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A Portrait of the Artist as a Young Man is the first novel of Irish writer James Joyce. A Künstlerroman in a modernist style, it traces the intellectual and religio-philosophical awakening of young Stephen Dedalus, a fictional alter ego of Joyce and an allusion to Daedalus, the consummate craftsman of Greek mythology. Stephen questions and rebels against the Catholic and Irish conventions under which he has grown, and culminates with his self-exile from Ireland in Europe. The work uses techniques that Joyce developed more fully in Ulysses. The early youth of Stephen Dedalus is recounted at a vocabulary level of Stephen's own as he grows, in a voice not his own but sensitive to his feelings. The reader experiences Stephen's fears and bewilderment as he comes to terms with the world in a series of disjointed episodes. Stephen attends school at Jesuit-run Clongowes Wood College, where the apprehensive, intellectually gifted boy suffers the ridicule of his classmates while he learns the schoolboy codes of behaviour. While he cannot grasp their significance, at a Christmas dinner he is witness to the social, political, and religious tensions in Ireland involving Charles Stewart Parnell that drives bitter wedges between members of his family, leaving Stephen with doubts over which social institutions he can place his faith in.[16] Back at Clongowes, word spreads that a number of older boys have been caught "smugging"; discipline is tightened, and the Jesuits increase use of corporal punishment. Stephen is strapped when one of his instructors believes he has broken his glasses to avoid studying; prodded by his classmates, Stephen works up the courage to complain to the rector Father Conmee, who assures him there will be no such recurrence, leaving Stephen with a sense of triumph.
This casebook offers a comprehensive introduction to this landmark in modern fiction. The essays collected here will help first-time readers, teachers, and advanced scholars gain new insight into Joyce's semi-autobiographical story of an Irish boy's slow and difficult discovery of his artistic vocation. Mark Wollaeger's introduction provides an overview of the composition and early reception of A Portrait of the Artist as a Young Man as well as a survey of some of the recurrent issues debated by literary critics. Essays by Hugh Kenner and Patrick Parrinder offer both indispensable overviews of the entire novel-its themes, structure, and idiom-and close attention to specific interpretive cruxes. Other essays include classic responses by Wayne Booth, Fritz Senn, Michael Levenson, H�l�ne Cixous, and a newly revised and expanded version of Maud Ellmann's groundbreaking "Polytropic Man." Together the essays bring into focus the wide range of questions that have kept A Portrait fresh for the new millennium.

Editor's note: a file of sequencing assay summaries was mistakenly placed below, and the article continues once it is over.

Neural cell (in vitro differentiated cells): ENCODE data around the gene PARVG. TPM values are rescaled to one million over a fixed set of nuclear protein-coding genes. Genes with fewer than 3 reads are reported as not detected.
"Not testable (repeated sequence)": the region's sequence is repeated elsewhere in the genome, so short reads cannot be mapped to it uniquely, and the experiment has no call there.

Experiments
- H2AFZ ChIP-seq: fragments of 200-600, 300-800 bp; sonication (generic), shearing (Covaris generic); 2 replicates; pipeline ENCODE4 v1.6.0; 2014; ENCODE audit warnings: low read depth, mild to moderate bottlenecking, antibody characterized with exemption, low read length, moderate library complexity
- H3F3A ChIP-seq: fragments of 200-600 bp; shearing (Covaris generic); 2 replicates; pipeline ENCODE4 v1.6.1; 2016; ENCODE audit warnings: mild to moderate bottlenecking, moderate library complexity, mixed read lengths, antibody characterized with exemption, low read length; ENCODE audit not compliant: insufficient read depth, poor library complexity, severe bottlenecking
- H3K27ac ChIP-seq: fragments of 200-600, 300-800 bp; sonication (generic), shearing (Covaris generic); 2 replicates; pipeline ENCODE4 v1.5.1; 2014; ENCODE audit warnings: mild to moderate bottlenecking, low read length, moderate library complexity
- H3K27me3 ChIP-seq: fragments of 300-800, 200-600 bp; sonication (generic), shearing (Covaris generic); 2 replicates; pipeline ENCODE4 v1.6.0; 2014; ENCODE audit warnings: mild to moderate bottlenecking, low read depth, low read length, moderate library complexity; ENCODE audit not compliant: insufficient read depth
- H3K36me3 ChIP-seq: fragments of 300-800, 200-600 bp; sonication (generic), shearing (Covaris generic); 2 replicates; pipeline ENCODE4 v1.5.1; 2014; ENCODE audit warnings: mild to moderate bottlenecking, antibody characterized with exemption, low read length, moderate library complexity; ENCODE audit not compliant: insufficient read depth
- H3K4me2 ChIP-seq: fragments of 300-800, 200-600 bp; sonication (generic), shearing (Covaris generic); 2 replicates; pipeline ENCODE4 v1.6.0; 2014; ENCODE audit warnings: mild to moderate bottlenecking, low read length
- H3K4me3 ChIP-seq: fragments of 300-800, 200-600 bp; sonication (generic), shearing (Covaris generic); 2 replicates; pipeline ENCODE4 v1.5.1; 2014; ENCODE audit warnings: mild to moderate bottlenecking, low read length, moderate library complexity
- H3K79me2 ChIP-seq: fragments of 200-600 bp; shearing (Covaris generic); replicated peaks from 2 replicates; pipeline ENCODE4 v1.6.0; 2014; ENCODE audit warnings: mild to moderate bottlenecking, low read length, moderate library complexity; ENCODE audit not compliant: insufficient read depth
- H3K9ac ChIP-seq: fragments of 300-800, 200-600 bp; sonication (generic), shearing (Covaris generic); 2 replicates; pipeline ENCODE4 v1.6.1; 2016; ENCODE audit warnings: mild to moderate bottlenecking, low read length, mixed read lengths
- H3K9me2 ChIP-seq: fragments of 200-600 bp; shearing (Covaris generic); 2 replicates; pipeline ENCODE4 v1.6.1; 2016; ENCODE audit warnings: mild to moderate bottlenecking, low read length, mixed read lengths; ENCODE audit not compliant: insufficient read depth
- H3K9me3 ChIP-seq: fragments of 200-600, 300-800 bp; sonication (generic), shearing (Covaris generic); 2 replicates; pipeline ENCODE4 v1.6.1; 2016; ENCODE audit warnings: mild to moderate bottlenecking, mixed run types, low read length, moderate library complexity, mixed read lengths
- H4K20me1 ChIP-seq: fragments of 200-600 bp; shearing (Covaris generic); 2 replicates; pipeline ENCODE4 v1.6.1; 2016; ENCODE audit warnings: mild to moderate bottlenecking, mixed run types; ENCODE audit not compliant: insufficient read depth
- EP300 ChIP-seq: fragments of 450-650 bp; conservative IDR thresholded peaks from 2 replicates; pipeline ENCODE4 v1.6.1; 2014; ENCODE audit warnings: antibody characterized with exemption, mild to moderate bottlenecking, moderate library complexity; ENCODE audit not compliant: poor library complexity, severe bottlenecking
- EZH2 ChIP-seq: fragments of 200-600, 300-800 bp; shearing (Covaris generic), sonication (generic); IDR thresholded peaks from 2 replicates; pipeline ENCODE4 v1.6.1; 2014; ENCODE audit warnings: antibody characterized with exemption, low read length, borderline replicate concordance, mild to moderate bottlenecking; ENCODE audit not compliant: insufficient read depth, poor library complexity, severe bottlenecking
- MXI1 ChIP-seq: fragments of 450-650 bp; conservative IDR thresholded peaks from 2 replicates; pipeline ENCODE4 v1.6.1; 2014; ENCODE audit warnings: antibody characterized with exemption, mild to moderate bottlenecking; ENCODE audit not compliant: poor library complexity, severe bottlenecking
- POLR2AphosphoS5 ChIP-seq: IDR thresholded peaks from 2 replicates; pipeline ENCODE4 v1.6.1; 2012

In "A Portrait of the Artist as a Young Man," follows rebellious artist Stephen Dedalus as he challenges the conventions of his upbringing; and in "Dubliners," presents stories that evoke the character, atmosphere, and people of Dublin at the turn of thecentury.
James Joyce’s "A Portrait of the Artist as a Young Man" is considered one of his greatest work. It also can be difficult to understand--it is loaded with themes, imagery, and symbols. If you need a little help understanding it, let BookCaps help with this study guide. Along with chapter-by-chapter summaries and analysis, this book features the full text of Joyce’s classic novel is also included. BookCap Study Guides are not meant to be purchased as alternatives to reading the book.
"I will not serve that in which I no longer believe, whether it call itself my home, my fatherland or my church: and I will try to express myself in some mode of life or art as freely as I can and as wholly as I can, using for my defence the only arms I allow myself to use -- silence, exile, and cunning." James Joyce's supremely innovative fictional autobiography is also, in the apt phrase of the biographer Richard Ellmann, nothing less than "the gestation of a soul." For as he describes the shabby, cloying, and sometimes terrifying Dublin upbringing of his alter ego, Stephen Dedalus, Joyce immerses the reader in his emerging consciousness, employing language that ranges from baby talk to hellfire sermon to a triumphant artist's manifesto. The result is a novel of immense boldness, eloquence, and energy, a work that inaugurated a literary revolution and has become a model for the portrayal of the self in our time. The text of this edition has been newly edited by Hans Walter Gabler and Walter Hettche and is followed by a new afterword, chronology, and bibliography by Richard Brown.

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